Washington D.C., October 21, 2015 – The Internet Keep Safe Coalition (iKeepSafe), a nonprofit alliance committed to helping children thrive in the digital space, announced today the launch of its new middle school curriculum—the latest installment in a series of lessons designed to help educators teach digital literacy. The lessons for grades 7-9 build on the elementary school curriculum launched in 2014, Copyright & Creativity for Ethical Digital Citizens. The online materials are part of iKeepSafe’s BEaPRO™ initiative, which aims to help parents and educators prepare students to create, collaborate, and share responsibly in the 21st century.
“We developed this curriculum in response to conversations with educators who are looking for effective ways to prepare their students for the digital era,” said iKeepSafe CEO Marsali Hancock. “We’ve received amazingly positive feedback from teachers and librarians for our elementary school curriculum, and saw a need to expand the curriculum for older students. Middle schoolers are already active digital users, making this an important time to help them value and appreciate the creativity of others.”
The new curriculum—designed for grades 7-9 teachers and librarians—includes lessons with videos that focus on students’ roles as creators and consumers online, as well as the role and importance of copyright. The lessons also provide practical tips for how to acquire online media legally and ethically; how to share content with others; and how to create new content using others’ work. Through project-based learning, the curriculum helps to ensure that the knowledge and skills learned in the classroom transfer to the real world outside the classroom, and in the workplace.
“As a digital literacy educator, I am excited about having these practical, useful tools to teach a complex topic,” said Diana Graber, Digital Literacy Educator at Journey School in Aliso Viejo, Calif. “Finally someone has made copyright, fair use, and creative commons understandable for young people.”
“The digital environment is creating so many new possibilities for enjoying, sharing, and producing creative work,” said David Sohn, copyright expert and principal contributor to the iKeepSafe middle school curriculum. “However, students need to be aware of the ground rules. The iKeepSafe curriculum aims to provide both a practical sense of how copyright affects students as consumers and creators, and an understanding of the rationale behind it–the reasons why it may make sense for society to protect creative work in this way.”download film Jurassic World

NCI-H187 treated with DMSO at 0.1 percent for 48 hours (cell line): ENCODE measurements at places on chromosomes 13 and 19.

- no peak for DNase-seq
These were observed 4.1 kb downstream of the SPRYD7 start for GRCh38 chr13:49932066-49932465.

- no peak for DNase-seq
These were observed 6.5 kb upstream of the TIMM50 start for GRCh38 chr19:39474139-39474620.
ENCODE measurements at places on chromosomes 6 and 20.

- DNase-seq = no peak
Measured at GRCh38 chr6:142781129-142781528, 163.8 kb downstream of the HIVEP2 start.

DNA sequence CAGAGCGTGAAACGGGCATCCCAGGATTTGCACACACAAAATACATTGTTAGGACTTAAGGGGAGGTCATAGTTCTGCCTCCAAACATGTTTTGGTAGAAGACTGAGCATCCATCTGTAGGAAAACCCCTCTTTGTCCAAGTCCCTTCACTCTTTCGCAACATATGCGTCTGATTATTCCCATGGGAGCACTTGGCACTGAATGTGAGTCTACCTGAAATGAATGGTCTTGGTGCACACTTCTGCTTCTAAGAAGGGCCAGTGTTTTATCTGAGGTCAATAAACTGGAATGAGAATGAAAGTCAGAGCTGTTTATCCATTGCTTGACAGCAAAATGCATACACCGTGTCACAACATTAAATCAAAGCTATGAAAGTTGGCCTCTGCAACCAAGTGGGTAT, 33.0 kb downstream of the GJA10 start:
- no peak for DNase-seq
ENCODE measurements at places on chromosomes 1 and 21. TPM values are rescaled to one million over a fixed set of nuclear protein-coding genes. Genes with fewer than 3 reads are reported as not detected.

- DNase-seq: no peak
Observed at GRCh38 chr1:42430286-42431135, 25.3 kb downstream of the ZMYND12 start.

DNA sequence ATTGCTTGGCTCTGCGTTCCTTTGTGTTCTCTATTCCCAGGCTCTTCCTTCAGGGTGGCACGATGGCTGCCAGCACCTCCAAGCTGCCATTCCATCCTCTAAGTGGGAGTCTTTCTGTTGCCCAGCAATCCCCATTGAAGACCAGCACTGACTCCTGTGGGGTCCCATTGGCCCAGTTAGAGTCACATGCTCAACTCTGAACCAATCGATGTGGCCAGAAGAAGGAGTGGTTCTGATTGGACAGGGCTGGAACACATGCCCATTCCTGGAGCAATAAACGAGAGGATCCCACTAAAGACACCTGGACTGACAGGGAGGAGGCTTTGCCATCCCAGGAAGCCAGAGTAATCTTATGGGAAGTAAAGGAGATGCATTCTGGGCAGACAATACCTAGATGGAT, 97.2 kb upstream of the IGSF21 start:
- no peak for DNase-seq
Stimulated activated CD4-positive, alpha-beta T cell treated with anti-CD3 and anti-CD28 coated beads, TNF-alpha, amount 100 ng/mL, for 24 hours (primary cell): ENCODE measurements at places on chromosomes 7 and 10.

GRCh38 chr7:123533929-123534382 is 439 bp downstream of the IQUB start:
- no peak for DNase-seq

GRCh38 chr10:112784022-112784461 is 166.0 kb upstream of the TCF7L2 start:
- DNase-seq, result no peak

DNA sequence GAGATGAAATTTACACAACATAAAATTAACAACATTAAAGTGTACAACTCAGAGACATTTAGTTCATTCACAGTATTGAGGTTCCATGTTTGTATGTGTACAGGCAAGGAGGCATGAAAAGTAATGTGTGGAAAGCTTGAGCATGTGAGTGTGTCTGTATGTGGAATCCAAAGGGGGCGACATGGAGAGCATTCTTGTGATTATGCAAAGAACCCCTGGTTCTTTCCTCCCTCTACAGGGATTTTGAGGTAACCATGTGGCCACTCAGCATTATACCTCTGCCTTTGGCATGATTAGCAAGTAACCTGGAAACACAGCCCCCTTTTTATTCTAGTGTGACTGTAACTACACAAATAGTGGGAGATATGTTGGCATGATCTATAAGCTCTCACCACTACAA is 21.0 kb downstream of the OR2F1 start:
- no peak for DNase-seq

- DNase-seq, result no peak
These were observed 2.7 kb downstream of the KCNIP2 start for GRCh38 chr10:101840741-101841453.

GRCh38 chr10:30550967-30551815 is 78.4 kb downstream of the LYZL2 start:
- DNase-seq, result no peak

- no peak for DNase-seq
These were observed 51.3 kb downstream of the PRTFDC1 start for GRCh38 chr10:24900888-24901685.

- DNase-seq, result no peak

The middle school lessons were developed with input from respected leaders from education organizations, such as Dana Greenspan, Educational Technology Specialist of Ventura County Office of Education, as well as internet and technology law experts, Annemarie Bridy, Affiliate Scholar at Stanford University Center for Internet and Society, and David Sohn and Jerry Berman, of the Center for Democracy and Technology and the Internet Education Foundation.
“We are all both consumers and creators of content on the internet, and therefore it is critical to understand the rules that govern the intersection of technology and free expression,” said Jerry Berman, founder of Center for Democracy and Technology and president of the Internet Education Foundation. “This curriculum walks you through what copyright protects, and what it doesn’t protect. It also takes a balanced approach to teaching fair use and the other limitations of copyright, so students understand their rights as digital citizens.”
The free curriculum was developed by iKeepSafe, and made possible through funding from nonprofits such as the Center for Copyright Information.